Dual Citizenship USA Italy: everything you need to know
So, you’re an American wondering about the path on how to apply for Italian citizenship. Both Italy and the United States allow for dual citizenship. There are a couple paths you can take—all of them long, not necessarily difficult, but very specific.
The first you’ve probably seen in movies or on TV: marriage. Marrying an Italian citizen opens up the path to Italian citizenship for you and American citizenship for your spouse. This, thanks to EU law, also extends to civil unions.
Descent is the other, if you are related to an Italian citizen. Every country has different citizenship laws that determine who and how someone is a citizen. That is, you are a US citizen if you are born on the territory (jus soli) and you are an Italian citizen if you are related by blood (jus sanguinis). Of course, this is not as strict in many countries: a person born to American citizens abroad can still claim citizenship, but in Italy it is a little more complicated.
What is the process?
If you’re interested in applying for Italian citizenship by descent you’ll need to do so through the Italian consulate in your jurisdiction. To start this you’ll most likely have to dig around in vital records offices, namely through Census Records and the National Archives. First of all, the birth certificates, marriage and death certificates of the Italian relatives as well as your parents and yourself.
If your Italian ancestor was naturalized in the US, you’ll need the naturalization records too and here is where you can run into problems obtaining Italian citizenship. There are a number of caveats:
Each of these documents will need to be translated into Italian and then taken to the Department of State to receive an Apostille which is the official seal of your particular state that verifies the document’s validity.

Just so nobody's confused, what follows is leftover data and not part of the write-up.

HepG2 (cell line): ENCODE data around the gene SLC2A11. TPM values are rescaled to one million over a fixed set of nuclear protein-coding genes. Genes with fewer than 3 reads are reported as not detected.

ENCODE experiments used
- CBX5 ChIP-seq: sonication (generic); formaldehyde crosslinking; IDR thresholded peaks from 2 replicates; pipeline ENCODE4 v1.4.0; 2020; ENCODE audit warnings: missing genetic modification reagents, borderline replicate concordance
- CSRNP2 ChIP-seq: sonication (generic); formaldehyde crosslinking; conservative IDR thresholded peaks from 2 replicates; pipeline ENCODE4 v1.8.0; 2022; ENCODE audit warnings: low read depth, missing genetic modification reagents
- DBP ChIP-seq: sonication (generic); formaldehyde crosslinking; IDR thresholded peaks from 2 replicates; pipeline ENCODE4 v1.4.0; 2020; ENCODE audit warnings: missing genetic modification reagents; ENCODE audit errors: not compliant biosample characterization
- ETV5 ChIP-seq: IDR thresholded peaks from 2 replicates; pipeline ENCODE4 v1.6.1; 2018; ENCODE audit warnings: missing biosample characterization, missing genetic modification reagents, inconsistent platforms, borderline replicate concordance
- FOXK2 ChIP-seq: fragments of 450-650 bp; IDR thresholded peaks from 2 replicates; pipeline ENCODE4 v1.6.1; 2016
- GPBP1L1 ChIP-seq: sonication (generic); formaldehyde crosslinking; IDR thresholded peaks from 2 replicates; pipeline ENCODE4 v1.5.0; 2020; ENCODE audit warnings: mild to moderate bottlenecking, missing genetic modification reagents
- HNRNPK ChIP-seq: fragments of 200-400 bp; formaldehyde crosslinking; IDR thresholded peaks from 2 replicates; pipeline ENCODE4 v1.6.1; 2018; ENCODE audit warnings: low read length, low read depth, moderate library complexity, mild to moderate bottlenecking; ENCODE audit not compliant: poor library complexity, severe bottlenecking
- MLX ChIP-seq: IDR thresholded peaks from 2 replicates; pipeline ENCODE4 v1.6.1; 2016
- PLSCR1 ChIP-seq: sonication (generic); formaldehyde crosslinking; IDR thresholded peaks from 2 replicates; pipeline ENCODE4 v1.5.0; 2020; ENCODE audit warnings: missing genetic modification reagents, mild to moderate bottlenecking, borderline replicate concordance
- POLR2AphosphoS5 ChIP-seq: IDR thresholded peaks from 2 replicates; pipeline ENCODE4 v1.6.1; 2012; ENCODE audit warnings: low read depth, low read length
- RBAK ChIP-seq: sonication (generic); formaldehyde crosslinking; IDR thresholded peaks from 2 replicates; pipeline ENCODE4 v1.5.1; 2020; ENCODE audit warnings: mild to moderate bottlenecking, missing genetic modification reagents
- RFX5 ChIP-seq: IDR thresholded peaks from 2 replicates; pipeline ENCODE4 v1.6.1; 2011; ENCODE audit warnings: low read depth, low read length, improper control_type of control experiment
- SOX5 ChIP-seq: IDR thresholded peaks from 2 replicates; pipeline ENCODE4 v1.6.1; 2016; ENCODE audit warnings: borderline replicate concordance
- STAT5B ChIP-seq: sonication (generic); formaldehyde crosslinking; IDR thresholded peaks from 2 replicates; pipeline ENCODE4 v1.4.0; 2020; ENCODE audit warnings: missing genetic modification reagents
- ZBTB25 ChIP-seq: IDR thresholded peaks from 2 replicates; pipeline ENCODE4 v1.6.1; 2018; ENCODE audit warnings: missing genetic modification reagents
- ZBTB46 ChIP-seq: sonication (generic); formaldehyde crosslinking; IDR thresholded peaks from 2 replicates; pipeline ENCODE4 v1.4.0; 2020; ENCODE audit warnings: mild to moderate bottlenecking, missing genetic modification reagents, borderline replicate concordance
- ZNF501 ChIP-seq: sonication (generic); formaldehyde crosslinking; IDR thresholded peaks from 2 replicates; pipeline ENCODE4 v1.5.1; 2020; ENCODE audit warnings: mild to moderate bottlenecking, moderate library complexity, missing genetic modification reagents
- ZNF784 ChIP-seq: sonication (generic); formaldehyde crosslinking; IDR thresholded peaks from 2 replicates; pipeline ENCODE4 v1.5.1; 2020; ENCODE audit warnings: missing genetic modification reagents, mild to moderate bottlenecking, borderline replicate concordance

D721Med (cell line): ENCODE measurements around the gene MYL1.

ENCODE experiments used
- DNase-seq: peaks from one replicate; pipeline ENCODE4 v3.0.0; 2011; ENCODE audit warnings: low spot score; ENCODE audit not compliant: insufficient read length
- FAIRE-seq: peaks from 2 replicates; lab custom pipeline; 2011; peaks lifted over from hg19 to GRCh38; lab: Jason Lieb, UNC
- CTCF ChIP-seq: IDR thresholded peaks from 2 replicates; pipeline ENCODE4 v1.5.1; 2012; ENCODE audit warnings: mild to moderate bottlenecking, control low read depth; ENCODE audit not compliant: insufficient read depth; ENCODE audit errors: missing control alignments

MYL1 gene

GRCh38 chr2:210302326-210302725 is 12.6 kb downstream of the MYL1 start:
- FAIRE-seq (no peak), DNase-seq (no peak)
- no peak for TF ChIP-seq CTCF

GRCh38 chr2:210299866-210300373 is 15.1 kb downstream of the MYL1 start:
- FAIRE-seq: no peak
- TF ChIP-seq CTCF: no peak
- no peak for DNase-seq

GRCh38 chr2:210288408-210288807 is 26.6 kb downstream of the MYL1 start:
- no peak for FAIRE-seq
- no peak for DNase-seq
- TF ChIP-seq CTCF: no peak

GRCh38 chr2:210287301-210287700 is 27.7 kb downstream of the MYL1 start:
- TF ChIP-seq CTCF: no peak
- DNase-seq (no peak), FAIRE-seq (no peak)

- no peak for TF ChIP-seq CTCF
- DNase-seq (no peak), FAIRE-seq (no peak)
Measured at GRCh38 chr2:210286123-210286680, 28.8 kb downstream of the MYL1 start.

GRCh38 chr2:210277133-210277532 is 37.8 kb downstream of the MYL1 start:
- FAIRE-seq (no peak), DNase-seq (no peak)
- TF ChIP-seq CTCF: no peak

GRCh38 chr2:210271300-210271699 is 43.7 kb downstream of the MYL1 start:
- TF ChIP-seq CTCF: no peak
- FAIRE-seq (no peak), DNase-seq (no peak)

All of this will need to be done before the process of applying can begin, but it is also the bulk of the citizenship application. If you have all of the paperwork in order, most of the time will be spent waiting to hear about its status.
It’s a lengthy process that can take anywhere from 1 to 3 years. At the end, with a lot of preparation and a bit of luck you can end up with Italian dual citizenship, an Italian passport, and the ability to reside in Italy.
How much does it cost?
The big question. Everything mentioned above has a cost of course. And, be prepared to do a bit of running around. Costs tend to vary, mostly depending on whether or not you complete the process yourself. Using a lawyer can run upwards of $8,000 and there are no guarantees.
The application fee alone runs about $340 and is non-refundable even if the application is declined, so it's best to be absolutely sure that you have everything in order before you submit.
Birth, marriage and death certificates run between $25-50 each, depending on your state. An Apostille is $25 per document. The most expensive part of the process of applying is having everything translated into Italian, which can be in the neighborhood of $60-100 for each document, sometimes even more. It is possible to translate them yourself if you happen to be fluent, but the consulate generally asks them to be professionally completed.
Are there any benefits to having dual citizenship?
Definitely. Once you're a dual citizen, you'll be afforded a number of benefits. You'll be able to live and work in Italy or any other European Union country.
Education and healthcare are also huge benefits. Italy's universities are much more affordable than American ones (think $1,000 per year maximum for a public university) and its universal healthcare system covers all residents with little or no cost for services.
If you meet the requirements and are willing to put in the time you can have access to the best of both worlds.
Do you want to learn more? Check out our video about double tax treaty.
Planning to move in Italy? Check out if you are eligible for a tax credit for new residents, and our guide for immigration in Italy.
After moving back to Italy from the United States in 2013, I realized how much an accounting and tax firm was needed to help expats living in Italy to comply with the local tax regulations.